The story, in 140 characters or less, is this: It's time for investment advisers to increase their technological capabilities.
As investors increasingly turn to social media and other forms of technology to learn about and discuss virtually all aspects of financial planning, wealth advisers—encumbered by regulations and entrenched in traditional strategies—are struggling to keep pace. According to a recent survey by Cisco's Internet Business Solutions Group, advisers' reluctance to make the plunge into high-tech services comes with a large price tag.
According to the report accompanying the survey, advisers are leaving millions of dollars on the table by not engaging with their clients' desire for new methods of communication. The use of technology, the survey found, could help with client recruitment and retention, which could in turn increase revenue by up to 19 percent for a financial advisory firm. "[We estimate] that for a firm with $200 billion in assets under management and approximately $1.8 billion in revenue, the overall opportunity could be as much as $341 million," the authors note.
As part of the survey, Cisco interviewed wealthy investors and asked them their opinions about what they'd like to see from their financial advisers. One recurring theme highlighted by the survey is a desire among many investors to be able to communicate with their advisers via videoconference. Advisers, however, have tended to view videoconferencing with suspicion. "[M]any financial advisers are reluctant to use technologies such as video because they prefer the close relationships that face-to-face meetings engender, and because they feel in-person meetings give them more control over the client relationship," according to the report.
Wealthy investors have begun putting pressure on advisers by leveraging the most important tool they have: their ability to vote with their feet. Notably, 57 percent of wealthy U.S. investors under age 55 who were interviewed for the survey indicated a willingness to move money to firms that better meet their technological needs.
Apart from avoiding defection, another potential benefit is the ability to attract investors who do not currently use an adviser. In recent years, advisory services have had a difficult time making the case that their services are necessary. "The combination of poor market performance, availability of information, and low-cost business models that put the investor in control are calling into question the fundamental value proposition of wealth management firms and their financial advisers," the report observes. "Business models that incorporate video, social networking, and self-service can help bring ... wealthy investors into the fold, where some may eventually move into more traditional—and profitable—client-adviser relationships."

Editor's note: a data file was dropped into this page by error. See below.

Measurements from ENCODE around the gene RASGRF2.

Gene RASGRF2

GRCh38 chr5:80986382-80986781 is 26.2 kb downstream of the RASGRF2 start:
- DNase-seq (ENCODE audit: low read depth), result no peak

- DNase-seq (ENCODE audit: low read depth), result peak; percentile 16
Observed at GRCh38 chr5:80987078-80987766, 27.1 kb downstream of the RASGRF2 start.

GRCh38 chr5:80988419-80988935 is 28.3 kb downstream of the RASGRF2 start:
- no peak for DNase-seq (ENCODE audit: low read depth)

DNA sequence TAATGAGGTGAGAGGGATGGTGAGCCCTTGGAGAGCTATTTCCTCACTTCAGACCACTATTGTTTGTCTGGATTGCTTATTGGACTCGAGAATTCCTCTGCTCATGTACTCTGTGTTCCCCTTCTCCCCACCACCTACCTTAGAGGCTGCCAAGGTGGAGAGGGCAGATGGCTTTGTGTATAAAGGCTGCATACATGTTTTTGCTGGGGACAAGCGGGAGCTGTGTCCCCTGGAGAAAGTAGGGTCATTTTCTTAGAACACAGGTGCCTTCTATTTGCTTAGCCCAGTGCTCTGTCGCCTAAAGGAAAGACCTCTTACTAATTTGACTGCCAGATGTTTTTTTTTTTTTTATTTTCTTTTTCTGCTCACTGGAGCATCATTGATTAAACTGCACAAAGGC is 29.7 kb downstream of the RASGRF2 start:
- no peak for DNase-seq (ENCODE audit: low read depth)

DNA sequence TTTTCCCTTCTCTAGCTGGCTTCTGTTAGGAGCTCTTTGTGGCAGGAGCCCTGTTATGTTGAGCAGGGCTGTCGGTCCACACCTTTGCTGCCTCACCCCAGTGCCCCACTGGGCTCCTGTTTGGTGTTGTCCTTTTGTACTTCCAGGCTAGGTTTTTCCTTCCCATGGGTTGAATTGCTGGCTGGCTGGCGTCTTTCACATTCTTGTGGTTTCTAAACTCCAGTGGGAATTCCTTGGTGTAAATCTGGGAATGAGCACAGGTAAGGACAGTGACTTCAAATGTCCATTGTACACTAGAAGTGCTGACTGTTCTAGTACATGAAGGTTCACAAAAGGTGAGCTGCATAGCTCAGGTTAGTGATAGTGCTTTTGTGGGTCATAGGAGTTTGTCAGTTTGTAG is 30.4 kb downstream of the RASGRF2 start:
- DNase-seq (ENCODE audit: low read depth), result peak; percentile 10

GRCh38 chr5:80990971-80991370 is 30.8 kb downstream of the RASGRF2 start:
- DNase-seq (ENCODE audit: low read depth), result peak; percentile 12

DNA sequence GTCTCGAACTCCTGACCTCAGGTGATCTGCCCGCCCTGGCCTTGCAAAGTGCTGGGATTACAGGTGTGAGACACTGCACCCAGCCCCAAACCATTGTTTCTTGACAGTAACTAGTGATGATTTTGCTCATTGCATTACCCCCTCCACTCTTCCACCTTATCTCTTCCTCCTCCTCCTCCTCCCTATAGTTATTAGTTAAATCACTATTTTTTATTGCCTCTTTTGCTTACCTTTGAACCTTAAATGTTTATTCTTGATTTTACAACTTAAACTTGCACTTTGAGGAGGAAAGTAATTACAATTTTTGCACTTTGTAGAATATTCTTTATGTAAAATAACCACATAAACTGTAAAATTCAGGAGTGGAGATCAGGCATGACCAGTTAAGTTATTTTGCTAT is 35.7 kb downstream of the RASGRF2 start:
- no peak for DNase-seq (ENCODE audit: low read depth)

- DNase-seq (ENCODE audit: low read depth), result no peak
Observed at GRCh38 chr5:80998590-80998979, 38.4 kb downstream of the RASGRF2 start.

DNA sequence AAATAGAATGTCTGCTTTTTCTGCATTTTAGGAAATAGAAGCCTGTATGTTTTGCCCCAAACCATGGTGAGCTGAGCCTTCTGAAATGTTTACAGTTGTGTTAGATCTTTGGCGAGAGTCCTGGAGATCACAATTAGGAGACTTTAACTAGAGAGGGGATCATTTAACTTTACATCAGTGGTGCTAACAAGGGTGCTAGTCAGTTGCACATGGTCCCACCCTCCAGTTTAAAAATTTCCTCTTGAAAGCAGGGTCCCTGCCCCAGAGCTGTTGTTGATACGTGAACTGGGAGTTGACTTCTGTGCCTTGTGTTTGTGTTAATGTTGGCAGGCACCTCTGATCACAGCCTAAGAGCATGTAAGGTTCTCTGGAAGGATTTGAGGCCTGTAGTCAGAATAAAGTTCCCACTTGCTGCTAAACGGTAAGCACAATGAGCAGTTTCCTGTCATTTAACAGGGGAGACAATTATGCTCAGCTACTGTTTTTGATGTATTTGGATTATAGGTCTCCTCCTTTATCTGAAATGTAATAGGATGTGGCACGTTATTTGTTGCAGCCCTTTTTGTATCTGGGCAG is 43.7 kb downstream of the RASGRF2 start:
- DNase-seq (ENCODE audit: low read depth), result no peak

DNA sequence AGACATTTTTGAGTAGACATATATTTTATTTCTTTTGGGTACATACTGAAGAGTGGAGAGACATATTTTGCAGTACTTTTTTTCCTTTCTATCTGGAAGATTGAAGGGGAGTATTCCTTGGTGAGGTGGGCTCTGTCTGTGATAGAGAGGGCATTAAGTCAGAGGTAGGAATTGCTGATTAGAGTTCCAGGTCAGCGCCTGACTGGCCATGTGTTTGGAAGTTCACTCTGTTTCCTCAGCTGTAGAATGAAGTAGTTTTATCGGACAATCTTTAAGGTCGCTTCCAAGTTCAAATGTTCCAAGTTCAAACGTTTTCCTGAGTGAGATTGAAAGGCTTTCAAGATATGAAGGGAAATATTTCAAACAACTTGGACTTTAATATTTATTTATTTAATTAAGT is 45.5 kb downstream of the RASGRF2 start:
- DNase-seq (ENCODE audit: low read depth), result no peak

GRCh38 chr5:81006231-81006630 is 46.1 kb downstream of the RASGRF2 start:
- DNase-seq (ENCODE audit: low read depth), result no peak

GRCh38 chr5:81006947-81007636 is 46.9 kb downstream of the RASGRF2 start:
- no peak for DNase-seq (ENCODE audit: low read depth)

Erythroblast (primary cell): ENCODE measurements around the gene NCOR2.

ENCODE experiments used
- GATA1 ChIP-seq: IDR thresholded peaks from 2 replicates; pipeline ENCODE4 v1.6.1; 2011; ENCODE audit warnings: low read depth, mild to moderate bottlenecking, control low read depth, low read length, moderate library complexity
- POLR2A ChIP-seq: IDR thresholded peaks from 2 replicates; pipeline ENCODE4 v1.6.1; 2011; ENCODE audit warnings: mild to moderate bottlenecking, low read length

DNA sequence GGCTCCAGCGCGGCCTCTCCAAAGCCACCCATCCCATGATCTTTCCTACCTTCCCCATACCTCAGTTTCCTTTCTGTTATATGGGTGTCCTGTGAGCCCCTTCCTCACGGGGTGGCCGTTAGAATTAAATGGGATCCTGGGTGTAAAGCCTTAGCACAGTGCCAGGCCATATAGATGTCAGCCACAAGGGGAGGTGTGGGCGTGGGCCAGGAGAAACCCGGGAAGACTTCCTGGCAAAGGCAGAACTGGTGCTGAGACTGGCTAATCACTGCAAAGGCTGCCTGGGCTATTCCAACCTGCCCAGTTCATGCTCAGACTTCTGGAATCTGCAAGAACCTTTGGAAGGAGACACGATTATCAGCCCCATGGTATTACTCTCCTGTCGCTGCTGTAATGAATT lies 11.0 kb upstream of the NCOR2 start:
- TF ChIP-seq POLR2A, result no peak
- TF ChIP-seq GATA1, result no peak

Financial advisers' reluctance to make the plunge isn't without reason. Particularly in the context of social media, compliance with applicable regulations can be a headache. Earlier this year, for instance, a Fidelity report found that 75 percent of advisers were "concerned that shifts in the regulatory and compliance environment will make their jobs more difficult."
"Time dedicated to managing regulatory issues, as well as concerns about compliance, may ... be keeping financial advisors from engaging in new communications techniques such as social media," Fidelity concluded. "Of financial advisors surveyed, only 12 percent used Facebook and 6 percent used Twitter for professional purposes."
Such compliance, while daunting, is not impossible. As an example of a successful initiative, the Cisco report cited the efforts of Morgan Stanley Smith Barney, which has been letting its advisers speak—in limited capacities—to clients on Twitter and LinkedIn. Efforts like this come as a recognition that individuals are increasingly turning to Twitter and other social media outlets for information about investing. In the process, a number of specialized websites have emerged, presenting an even further threat to financial advisers. Investors who don't want to deal with the noise of Twitter, for instance, can turn to StockTwits, which is a Twitter-like service where people exclusively discuss investments. Other examples abound.
According to the Cisco report, it's time for wealth managers to play catchup. "[T]here is a mismatch between the demand and supply for technology-based interactions," the report notes. "This leaves large global wealth management firms vulnerable to client defection as other firms (especially direct investment services) fill the void."